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Microsoft, Facebook and Telxius complete 160Tbps Marea subsea cable
22 September 2017 | Natalie Bannerman
Microsoft, Facebook and Telxius confirm the completed construction of 6,600km-long subsea cable from Virginia Beach to Bilbao, Spain.
The cable named Marea, which means tide in Spanish, is the highest capacity cable to cross the Atlantic, offering up to 160Tbps. It is expected to be operational by early 2018.
Because of the choice in landing point, the Marea cable is well situated to connect to network hubs in Africa, the Middle East and Asia, while its bandwidth will help it meet the growing demand for the internet and cloud services.
"Marea comes at a critical time," said Brad Smith, president of Microsoft. "Submarine cables in the Atlantic already carry 55% more data than trans-Pacific routes and 40% more data than between the US and Latin America. There is no question that the demand for data flows across the Atlantic will continue to increase and Marea will provide a critical connection for the United States, Spain, and beyond."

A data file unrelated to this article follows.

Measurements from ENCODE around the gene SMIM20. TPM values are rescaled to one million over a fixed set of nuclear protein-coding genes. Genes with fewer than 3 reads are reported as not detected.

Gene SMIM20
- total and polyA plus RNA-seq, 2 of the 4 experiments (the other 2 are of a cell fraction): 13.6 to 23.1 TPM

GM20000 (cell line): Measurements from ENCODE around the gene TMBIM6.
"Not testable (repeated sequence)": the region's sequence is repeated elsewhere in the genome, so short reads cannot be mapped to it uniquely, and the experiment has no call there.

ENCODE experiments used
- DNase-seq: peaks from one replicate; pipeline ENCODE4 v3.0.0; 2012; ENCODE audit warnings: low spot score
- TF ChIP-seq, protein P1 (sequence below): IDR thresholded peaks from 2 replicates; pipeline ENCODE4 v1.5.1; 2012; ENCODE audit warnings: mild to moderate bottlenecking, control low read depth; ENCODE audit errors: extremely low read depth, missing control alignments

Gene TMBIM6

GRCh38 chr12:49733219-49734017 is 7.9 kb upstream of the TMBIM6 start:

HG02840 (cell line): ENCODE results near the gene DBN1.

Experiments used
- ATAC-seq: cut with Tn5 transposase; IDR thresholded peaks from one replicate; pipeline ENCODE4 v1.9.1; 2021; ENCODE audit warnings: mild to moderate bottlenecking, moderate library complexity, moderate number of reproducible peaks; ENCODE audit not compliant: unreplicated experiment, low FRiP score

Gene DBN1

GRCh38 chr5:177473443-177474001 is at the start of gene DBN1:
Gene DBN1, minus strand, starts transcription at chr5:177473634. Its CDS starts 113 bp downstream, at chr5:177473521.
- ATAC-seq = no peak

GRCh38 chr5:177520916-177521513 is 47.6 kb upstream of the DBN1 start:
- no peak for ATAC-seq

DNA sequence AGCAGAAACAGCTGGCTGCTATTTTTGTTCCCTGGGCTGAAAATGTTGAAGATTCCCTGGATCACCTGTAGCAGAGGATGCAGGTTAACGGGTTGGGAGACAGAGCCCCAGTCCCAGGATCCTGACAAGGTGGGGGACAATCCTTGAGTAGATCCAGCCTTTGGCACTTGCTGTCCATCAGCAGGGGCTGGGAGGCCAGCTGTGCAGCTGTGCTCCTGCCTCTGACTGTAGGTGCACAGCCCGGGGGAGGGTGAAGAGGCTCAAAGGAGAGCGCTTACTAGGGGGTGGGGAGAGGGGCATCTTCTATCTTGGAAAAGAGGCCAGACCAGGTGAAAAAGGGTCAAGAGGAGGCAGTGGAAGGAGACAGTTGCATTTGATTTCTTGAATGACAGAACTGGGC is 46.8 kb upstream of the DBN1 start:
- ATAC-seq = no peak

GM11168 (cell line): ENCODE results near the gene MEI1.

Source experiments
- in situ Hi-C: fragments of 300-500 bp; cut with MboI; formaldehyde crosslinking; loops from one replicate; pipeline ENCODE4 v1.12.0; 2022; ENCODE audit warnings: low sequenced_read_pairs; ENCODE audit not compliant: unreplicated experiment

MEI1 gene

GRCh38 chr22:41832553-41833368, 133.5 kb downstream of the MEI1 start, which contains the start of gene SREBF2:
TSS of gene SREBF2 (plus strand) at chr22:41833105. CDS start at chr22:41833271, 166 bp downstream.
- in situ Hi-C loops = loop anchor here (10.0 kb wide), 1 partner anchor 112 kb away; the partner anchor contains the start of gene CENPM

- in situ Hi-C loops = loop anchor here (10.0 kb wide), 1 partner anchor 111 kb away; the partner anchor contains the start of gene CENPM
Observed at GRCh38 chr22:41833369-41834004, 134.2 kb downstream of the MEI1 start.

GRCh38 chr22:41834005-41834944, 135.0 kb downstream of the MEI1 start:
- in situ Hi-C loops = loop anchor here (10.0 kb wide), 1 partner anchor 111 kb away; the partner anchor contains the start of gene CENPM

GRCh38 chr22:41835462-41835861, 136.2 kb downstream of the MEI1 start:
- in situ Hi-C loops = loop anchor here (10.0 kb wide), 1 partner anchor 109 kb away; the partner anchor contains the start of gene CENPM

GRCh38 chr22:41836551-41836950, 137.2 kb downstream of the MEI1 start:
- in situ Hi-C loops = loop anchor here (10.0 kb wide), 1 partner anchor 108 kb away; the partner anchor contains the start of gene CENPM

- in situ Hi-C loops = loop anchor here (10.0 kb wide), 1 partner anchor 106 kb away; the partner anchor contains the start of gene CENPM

The cable has been built with an open framework in mind and is interoperable with a variety of networking equipment, it can therefore grow and evolve with technology, in line with future demand and user needs.
Najam Ahmad, vice president of network engineering for Facebook, said that through Marea’s flexible design and functionality it enables the company to reach its goal to give users "deep connections and shared experiences". He added: "Obviously, connectivity is one part of achieving that goal. Marea will help us connect people more quickly and efficiently. More broadly, robust connectivity can help a wide variety of people build relationships and collaborate between countries and across cultures."
Construction of the cable began in August 2016 and the laying of subsea cable began only five months ago. From design all the way through to construction Marea was completed in under two years – almost three times faster than the average subsea cable project.
Rafael Arranz, chief operating officer for Telxius, says: "All of these applications, especially everything that is driven by video, consume a huge amount of bandwidth. So everybody needs to be connected with a high-volume, high-bandwidth infrastructure. With its unique route, this cable is going to be able to absorb and deliver back-and-forth traffic to strengthen communications, not just across the Atlantic, but across the globe."
As a result of the completion of the cable, the local business community in Virginia has already felt some advantages. Robert Hudome, the Virginia Beach Development Authority’s senior project development manager, said: "We’re already seeing a lot of interest in data centres being developed here because of the connectivity of the cable. And it’s not just national, it’s also international. We see this as an opportunity for a whole new industry sector to develop and bring new capital investment and jobs with it."